"At that point the equipment, having received the signal, begins [its highest priority] software routine that, among other things, will pressurize spaces especially stairwells needed for evacuation - to prevent smoke infiltration. It places the space under positive pressure, thereby preventing smoke infiltration into areas not yet affected by the fire.

"Under certain situations, areas in the fire zone are shut down so as not to draw smoke into other areas. Certain fans will be shut down so smoke [is not drawn] and distributed throughout the building. Other fans will be directed, depending on their location and that of the fire, to go into a pressurization mode to maintain positive pressure in the space. Fans drawing from an area [sensed to be] smoke-contaminated would normally receive a signal to either shut down or, if there are fire dampers that could close off certain contaminated areas, they would be instructed to close."

Breathing a little easier

Though radically less severe than fire-related stress or fatality, the health price paid by exposure to indoor air pollutants is no less real. In a recent edition of HVACare, a newsletter published by York, PA-based York Corporation, several maladies directly caused by office contaminants were cited. Among those listed were Legionnaire's disease, a flu-like illness traced to bacteria breeding in cooling towers and humidifiers, and somewhat related to "humidifier fever"; allergic reactions to mold spores, environmental tobacco smoke (ETS), and insect parts; and nuisance reactions to ETS and volatile organic compounds (VOC) out-gassed from construction materials, furnishings, and carpeting.

As noted in the newsletter, such afflictions are serious concerns for both employees and management. These illnesses and reactions mean lost workdays for affected employers. For a humidifier fever outbreak, where three-fourths of a building's occupants can be affected, a business could be temporarily shut down. In addition, chronic pulmonary diseases such as asthma and bronchitis can be aggravated enough that a disability claim may be filed."

HVAC operations can address this problem in several ways. The first measure involves the use of air handling equipment to "flush" stale interior air with fresh outside air. In an attempt to encourage such a procedure, the American Society of Heating, Refrigeration, and Air Conditioning Engineers (ASHRAE), Atlanta, recently adopted a new standard (ASHRAE 62-1989) requiring a minimum of 15 cfm of outside air per person be circulated within a building - triple the level previously stipulated. Although this recommendation underscores the current belief that circulating fresh air is a partial cure for sick buildings, the simple and continuous introduction of outside air is not a panacea.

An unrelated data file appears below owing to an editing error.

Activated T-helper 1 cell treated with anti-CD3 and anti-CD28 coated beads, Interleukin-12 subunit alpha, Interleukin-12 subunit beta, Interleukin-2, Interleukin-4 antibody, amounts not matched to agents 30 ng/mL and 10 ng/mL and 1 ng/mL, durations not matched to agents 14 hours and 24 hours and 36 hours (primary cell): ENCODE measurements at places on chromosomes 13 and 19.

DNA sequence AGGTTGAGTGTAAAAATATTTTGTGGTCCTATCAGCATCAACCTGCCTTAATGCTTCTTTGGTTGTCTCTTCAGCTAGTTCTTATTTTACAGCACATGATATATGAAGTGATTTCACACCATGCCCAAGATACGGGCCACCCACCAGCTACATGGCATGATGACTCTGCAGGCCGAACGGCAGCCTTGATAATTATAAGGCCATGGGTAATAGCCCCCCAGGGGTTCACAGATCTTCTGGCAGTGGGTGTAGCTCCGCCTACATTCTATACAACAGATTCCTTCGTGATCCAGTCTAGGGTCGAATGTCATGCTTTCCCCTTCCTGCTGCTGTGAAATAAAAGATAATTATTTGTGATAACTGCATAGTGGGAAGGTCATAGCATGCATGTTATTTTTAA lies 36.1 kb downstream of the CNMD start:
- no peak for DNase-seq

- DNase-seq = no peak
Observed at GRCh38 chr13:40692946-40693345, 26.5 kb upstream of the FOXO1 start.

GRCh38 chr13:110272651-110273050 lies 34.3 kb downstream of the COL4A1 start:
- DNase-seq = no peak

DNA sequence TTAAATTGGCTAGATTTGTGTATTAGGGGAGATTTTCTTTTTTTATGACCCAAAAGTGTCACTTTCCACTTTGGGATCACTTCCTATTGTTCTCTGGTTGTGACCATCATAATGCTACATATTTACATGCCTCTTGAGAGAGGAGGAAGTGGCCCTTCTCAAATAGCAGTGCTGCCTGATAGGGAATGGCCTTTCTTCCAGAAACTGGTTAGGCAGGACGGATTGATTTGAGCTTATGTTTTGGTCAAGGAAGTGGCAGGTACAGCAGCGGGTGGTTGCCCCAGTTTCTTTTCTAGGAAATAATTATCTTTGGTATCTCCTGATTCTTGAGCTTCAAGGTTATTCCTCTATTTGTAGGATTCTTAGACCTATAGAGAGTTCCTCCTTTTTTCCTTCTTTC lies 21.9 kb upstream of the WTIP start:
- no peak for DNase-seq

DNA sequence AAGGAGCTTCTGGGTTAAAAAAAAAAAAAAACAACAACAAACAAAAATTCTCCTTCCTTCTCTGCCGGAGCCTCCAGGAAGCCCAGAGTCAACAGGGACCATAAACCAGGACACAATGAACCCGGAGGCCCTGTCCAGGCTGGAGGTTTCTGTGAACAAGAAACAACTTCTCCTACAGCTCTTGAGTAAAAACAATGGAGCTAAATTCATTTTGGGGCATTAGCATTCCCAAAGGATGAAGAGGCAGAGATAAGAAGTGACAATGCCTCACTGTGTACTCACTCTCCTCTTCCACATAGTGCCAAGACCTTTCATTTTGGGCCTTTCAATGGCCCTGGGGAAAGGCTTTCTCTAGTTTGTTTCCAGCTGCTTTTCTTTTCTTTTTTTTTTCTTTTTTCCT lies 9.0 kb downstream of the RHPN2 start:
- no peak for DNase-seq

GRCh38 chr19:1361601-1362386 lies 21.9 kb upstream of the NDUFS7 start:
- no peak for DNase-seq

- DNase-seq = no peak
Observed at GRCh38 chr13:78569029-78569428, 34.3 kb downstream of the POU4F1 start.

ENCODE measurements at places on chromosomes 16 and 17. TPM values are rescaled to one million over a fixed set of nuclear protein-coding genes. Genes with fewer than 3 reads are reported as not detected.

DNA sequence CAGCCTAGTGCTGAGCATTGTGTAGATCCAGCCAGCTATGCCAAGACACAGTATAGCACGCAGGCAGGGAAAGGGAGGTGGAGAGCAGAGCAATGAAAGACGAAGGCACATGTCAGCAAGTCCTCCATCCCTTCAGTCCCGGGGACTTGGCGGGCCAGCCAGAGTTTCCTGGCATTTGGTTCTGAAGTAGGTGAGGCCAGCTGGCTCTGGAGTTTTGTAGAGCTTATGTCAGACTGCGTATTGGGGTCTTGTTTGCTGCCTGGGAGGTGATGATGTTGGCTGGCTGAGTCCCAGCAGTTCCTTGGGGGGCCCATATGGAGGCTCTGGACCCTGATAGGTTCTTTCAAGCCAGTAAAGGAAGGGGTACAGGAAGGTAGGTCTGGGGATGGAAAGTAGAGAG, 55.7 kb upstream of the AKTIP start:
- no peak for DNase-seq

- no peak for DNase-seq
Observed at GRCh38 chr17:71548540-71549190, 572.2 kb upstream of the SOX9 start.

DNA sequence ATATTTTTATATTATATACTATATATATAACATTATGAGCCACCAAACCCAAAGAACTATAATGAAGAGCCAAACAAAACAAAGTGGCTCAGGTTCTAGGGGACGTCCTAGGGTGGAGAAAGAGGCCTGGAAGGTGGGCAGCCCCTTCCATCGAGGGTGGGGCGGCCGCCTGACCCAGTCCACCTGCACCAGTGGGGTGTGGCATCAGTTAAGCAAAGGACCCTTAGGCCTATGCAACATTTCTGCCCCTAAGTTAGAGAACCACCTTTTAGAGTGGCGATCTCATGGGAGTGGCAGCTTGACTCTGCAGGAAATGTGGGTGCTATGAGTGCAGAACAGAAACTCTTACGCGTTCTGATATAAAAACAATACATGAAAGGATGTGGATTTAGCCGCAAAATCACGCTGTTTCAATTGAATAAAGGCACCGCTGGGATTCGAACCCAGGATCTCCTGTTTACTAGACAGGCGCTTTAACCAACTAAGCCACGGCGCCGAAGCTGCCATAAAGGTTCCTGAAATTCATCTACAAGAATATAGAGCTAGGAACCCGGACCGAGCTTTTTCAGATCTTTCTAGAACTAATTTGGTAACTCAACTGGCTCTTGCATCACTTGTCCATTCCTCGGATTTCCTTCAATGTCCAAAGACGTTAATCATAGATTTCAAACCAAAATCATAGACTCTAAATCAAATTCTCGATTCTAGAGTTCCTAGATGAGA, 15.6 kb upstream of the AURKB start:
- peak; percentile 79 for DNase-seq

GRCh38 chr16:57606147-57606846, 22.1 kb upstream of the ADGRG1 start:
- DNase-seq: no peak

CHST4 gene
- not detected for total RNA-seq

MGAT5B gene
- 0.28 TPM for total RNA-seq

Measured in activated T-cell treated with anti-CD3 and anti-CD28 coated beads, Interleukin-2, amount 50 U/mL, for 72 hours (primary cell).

Flushing with outside air is not a viable solution if the quality of that air is also suspect. Trane's Smith says, "A lot of the documented cases of sick building syndrome are caused by problems with the outside air. [Outside] air being brought in may, on a temporary basis, be inadequately pure in nature. Indoor air quality levels may have deteriorated, but the introduction of polluted outside air [can make them worse]."

Even if outside air is sufficiently clean, uncomfortable temperatures require conditioning prior to circulation within the building - an additional expense. "It is far less expensive, from an energy consumption standpoint, to recirculate existing air," says Lechtanski. "So common design practice [prior to the new ASHRAE standard] was to try and limit fresh air introduction to 10 percent or less."

The drawbacks to using outside air are not insoluble, though. According to Todd McKinney, national sales manager for the Commercial Products Division of Farr Company, a Los Angeles-based manufacturer of filtration equipment and systems, using a combination of particulate filters and activated carbon absorbers within the HVAC system can cleanse outside air while allowing increased use of recirculated air. "If both [types of filters] are used, building owners then have an option to be in conformity with ASHRAE 62-1989 and get the equivalent of 20 cfm in offices using reduced amounts of outdoor air [thus saving the trouble and expense of having to condition greater volumes of air]."

Owner, heal thyself

Notwithstanding the capacity of HVAC equipment to move air and purge contaminants, a more pro-active approach to sick building syndrome requires that building owners and managers ensure their HVAC systems are clean and well-maintained. According to Daniel Daly, project coordinator for Portland, OR-based Environmental Remediation Systems Corporation, HVAC machinery and ductwork, if ignored, can become a very hospitable abode for virulent pollutants. "There are microbiological build-ups [in HVAC devices], especially in the changing of seasons when certain systems are shut down while others are activated. Moisture in those systems can generate all types of molds and bacteria that, when the system is again turned on, become distributed throughout the building."